What is Dementia?
Dictionary.com defines dementia as a “severe impairment or loss of intellectual capacity and personality integration, due to the loss of or damage to neurons in the brain.” The Free Dictionary defines dementia as the “loss of mental ability severe enough to interfere with normal activities of daily living, lasting more than six months, not present since birth, and not associated with a loss or definition of consciousness.”
Dementia is not a disease. According to the National Institute of Neurological Disorders and Stroke, dementia is a “descriptive term for a collection of symptoms that can be caused by a number of disorders that affect the brain.” There are many injuries and diseases that display the signs and symptoms of dementia. The most well-known is Alzheimer’s disease, a progressive, irreversible brain disease that destroys memory and thinking skills. Vascular dementia may occur when there is a decrease in blood flow to the brain due to a series of small strokes. Other cerebrovascular causes include traumatic brain injuries, Lyme disease, lupus erythematous, hydrocephalus, and subdural hematoma. Some immune and neuromuscular disorders can also cause dementia including AIDS, Parkinson’s disease, Lewy Body disease, Huntington’s disease, Creutzfeldt-Jakob disease, brain tumors, multiple sclerosis, and some vitamin deficiencies (Thiamin, Niacin, or B12).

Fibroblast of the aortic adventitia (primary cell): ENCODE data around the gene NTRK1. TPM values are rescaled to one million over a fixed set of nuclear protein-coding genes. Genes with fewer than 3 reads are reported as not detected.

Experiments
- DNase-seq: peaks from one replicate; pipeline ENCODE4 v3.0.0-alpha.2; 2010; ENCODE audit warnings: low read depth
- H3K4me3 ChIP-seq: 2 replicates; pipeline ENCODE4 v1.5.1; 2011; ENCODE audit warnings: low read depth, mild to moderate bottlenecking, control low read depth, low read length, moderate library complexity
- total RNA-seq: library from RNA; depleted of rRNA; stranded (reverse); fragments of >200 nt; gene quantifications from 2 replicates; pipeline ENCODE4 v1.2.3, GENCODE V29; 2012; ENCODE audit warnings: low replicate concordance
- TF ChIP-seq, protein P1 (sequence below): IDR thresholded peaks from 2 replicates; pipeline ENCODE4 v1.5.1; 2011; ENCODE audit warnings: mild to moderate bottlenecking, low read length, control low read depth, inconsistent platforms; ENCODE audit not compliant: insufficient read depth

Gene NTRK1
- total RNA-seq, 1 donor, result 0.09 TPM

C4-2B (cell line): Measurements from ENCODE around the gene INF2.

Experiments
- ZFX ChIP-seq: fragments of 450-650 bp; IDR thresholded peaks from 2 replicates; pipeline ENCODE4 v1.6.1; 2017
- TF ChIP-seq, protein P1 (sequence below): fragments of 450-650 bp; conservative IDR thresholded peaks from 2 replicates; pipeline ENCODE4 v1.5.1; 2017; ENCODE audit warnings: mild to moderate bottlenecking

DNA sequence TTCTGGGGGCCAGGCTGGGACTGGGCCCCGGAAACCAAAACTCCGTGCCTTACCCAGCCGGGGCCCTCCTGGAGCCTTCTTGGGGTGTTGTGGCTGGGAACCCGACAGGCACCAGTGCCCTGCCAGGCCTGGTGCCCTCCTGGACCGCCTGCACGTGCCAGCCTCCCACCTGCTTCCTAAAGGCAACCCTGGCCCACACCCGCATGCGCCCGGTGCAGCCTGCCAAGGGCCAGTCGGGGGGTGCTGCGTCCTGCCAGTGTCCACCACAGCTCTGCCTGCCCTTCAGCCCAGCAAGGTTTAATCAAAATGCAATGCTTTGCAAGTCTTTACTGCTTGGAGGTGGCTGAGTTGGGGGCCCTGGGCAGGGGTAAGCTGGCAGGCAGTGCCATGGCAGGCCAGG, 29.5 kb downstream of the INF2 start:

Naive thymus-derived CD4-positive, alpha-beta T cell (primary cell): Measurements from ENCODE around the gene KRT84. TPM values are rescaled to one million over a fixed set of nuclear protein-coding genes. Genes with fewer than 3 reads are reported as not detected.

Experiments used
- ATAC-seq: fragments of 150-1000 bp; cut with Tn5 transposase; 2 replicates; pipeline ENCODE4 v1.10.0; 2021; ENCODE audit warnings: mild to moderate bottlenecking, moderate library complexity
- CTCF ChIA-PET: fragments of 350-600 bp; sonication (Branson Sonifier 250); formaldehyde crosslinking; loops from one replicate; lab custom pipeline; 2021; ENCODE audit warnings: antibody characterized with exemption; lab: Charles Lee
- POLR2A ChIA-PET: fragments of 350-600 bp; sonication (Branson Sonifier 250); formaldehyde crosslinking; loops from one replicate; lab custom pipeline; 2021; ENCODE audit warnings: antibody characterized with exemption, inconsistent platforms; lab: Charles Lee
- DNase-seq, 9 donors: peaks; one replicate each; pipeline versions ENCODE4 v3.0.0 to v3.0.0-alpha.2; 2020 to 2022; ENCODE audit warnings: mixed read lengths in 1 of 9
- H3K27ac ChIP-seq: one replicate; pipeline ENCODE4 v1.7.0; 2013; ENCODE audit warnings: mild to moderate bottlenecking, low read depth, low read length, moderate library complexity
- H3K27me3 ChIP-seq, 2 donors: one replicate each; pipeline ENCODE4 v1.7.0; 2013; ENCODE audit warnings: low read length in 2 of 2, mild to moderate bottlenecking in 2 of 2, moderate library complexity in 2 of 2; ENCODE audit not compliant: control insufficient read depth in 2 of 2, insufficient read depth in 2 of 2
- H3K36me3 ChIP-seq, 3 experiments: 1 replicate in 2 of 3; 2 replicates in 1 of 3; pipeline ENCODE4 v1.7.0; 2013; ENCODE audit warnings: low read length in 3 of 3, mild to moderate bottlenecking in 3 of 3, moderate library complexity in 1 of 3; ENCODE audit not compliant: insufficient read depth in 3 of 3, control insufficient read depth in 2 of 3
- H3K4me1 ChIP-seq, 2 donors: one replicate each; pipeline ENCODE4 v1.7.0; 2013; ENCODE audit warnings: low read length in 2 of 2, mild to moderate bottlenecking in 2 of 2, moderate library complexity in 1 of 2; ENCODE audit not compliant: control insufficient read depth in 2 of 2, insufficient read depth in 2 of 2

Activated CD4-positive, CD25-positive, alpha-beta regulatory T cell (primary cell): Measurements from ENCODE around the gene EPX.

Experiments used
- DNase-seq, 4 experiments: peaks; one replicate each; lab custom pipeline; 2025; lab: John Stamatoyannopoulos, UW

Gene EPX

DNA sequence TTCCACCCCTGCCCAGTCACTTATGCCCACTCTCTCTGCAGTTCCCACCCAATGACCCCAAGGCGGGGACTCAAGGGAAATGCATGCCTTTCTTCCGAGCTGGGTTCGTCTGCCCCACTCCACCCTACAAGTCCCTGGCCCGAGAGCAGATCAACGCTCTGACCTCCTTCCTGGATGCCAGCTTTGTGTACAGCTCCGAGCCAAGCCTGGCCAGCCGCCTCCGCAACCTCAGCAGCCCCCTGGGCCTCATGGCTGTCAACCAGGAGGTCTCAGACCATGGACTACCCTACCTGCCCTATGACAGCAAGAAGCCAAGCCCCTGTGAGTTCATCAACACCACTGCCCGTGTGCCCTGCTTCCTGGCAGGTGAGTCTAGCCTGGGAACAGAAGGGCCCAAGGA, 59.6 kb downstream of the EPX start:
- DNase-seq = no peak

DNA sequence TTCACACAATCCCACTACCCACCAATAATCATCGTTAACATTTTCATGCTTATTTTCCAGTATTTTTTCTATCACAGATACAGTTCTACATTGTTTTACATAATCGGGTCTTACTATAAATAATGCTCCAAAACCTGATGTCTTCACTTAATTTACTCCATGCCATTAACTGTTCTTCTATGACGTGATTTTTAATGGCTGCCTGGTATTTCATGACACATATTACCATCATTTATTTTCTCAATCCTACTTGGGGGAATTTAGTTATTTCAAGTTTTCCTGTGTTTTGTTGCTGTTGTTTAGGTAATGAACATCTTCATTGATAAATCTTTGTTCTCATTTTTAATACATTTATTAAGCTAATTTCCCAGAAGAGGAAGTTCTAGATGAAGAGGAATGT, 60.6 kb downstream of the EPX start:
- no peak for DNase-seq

What are the symptoms of Dementia?
The U.S. National Library of Medicine states through PubMed Health that dementia may cause “difficulty in mental function, including language, memory, perception and cognitive skills.” The symptoms of dementia include memory loss (often the first noticed symptom), impairment of abstraction and planning, disturbances in language and comprehension, poor judgment, impaired ability for orientation (not being able to tell the date, time, place or own name), decrease in attention span, increased restlessness, and changes in behavior and psychosis.
Over the years, the National Institute on Disability and Rehabilitation Research (NIDRR) has funded several projects dealing with Alzheimer’s disease and related dementias. Past and present projects include:
- Systematic Study of the Effectiveness of ACC Intervention to Improve Conversation in Individuals with Degenerative Language Disorders. Oregon Health and Science University (H133G080162) led by Melanie Fried-Oken, PhD, Charity Rowland, PhD.
- Rehabilitation Engineering Research Center for Cognitive Rehabilitation. University of Colorado (H133E090003) led by Cathy Bodine, PhD.
- Personal Digital Memories for Individuals with Memory and Cognitive Disabilities. Photozig, Inc. (H133S020030) led by Bruno Kajiywama. (This project has completed its research activities and is now closed.)